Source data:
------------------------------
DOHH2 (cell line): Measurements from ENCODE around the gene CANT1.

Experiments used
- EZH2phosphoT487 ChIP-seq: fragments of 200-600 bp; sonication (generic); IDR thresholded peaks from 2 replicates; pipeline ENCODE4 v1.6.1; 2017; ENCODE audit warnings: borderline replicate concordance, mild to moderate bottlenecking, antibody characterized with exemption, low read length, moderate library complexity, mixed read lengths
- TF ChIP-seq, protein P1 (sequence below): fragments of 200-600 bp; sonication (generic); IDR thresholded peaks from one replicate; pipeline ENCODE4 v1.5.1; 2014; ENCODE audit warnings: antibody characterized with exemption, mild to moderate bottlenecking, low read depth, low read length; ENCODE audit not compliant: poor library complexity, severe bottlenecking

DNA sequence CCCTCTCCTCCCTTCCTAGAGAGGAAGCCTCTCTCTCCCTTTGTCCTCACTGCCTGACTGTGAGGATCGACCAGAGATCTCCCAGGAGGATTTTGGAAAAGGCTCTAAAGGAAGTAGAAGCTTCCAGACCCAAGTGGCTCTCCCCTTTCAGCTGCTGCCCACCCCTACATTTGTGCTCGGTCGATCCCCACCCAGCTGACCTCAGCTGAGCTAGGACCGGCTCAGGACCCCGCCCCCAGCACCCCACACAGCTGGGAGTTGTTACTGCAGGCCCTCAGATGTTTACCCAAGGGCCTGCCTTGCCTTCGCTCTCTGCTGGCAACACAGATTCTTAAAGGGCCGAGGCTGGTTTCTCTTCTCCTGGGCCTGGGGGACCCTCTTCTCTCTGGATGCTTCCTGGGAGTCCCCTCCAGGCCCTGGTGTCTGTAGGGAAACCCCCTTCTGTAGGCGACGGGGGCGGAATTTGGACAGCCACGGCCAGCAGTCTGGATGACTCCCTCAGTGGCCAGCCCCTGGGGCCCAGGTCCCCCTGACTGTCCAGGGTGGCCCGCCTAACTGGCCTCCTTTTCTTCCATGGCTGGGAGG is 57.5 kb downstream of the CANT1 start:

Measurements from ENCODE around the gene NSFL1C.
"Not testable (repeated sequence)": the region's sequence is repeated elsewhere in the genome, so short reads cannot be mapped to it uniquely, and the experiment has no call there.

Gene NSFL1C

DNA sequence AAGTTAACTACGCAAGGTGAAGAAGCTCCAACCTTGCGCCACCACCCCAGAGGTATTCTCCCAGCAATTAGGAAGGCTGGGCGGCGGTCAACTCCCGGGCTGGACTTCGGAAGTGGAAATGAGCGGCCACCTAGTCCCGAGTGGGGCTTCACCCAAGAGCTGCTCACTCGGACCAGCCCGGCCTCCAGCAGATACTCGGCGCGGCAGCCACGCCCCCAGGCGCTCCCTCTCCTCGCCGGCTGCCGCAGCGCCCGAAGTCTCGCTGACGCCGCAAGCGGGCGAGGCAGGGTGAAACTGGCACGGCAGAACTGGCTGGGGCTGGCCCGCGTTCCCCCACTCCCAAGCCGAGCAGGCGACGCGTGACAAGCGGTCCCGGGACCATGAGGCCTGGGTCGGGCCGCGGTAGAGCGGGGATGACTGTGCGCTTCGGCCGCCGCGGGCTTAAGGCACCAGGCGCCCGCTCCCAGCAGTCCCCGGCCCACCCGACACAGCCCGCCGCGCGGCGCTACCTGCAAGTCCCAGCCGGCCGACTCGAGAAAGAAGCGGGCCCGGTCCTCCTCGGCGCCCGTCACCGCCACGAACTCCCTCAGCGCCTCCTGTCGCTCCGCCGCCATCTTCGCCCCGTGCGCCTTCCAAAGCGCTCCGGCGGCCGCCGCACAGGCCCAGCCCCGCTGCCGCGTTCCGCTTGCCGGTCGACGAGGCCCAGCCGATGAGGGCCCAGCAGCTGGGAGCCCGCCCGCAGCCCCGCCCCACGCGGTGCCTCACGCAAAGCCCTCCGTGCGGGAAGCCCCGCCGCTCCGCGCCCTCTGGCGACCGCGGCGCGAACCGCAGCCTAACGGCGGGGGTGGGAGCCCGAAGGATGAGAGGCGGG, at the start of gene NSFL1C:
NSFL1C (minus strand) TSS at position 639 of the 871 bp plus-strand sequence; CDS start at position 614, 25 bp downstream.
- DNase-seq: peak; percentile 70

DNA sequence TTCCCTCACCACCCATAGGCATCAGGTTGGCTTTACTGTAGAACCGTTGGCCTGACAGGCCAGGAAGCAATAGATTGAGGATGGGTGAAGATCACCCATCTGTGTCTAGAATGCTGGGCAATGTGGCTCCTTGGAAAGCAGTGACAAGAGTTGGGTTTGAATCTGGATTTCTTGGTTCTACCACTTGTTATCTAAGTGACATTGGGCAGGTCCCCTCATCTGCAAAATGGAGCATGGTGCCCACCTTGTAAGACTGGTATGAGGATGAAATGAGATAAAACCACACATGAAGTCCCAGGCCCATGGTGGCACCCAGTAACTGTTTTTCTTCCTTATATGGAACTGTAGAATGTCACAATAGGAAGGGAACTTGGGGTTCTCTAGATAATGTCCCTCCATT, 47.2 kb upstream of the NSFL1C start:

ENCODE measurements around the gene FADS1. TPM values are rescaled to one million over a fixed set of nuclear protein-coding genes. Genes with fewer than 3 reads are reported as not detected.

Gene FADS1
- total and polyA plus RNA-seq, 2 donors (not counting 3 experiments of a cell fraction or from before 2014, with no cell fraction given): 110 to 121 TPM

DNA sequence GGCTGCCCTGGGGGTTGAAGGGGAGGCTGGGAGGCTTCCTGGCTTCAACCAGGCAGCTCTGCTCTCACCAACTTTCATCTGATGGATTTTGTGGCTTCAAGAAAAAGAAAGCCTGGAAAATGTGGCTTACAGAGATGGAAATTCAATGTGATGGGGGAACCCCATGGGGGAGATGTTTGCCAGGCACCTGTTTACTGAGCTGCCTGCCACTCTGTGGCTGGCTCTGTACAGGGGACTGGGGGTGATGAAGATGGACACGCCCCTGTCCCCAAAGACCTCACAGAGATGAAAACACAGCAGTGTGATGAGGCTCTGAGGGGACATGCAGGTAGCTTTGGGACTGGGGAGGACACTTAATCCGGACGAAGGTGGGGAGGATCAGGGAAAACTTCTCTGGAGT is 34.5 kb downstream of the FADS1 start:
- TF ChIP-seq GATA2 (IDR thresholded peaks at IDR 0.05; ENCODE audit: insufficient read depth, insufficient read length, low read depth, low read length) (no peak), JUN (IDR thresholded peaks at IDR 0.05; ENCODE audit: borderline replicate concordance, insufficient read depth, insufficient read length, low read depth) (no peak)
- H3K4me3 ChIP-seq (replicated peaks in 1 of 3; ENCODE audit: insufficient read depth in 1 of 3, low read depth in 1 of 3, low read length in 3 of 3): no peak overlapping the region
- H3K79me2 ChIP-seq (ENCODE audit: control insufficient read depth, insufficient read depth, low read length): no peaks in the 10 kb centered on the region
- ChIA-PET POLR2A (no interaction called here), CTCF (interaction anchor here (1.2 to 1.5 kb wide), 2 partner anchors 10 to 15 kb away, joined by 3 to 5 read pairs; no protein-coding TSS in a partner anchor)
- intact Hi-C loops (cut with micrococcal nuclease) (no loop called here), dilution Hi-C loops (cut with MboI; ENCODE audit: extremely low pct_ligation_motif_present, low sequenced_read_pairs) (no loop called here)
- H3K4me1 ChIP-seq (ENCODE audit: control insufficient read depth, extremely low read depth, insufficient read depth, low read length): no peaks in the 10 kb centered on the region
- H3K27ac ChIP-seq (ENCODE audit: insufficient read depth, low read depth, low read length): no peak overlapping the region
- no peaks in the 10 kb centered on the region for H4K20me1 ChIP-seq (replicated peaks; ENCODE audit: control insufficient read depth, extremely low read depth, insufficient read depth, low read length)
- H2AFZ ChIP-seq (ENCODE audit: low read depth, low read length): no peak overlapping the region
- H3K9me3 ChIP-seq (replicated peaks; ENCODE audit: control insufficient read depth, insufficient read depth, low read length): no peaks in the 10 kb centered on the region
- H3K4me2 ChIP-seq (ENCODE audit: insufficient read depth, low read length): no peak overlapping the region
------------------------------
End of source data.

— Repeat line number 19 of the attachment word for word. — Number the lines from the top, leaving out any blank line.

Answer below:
- H3K79me2 ChIP-seq (ENCODE audit: control insufficient read depth, insufficient read depth, low read length): no peaks in the 10 kb centered on the region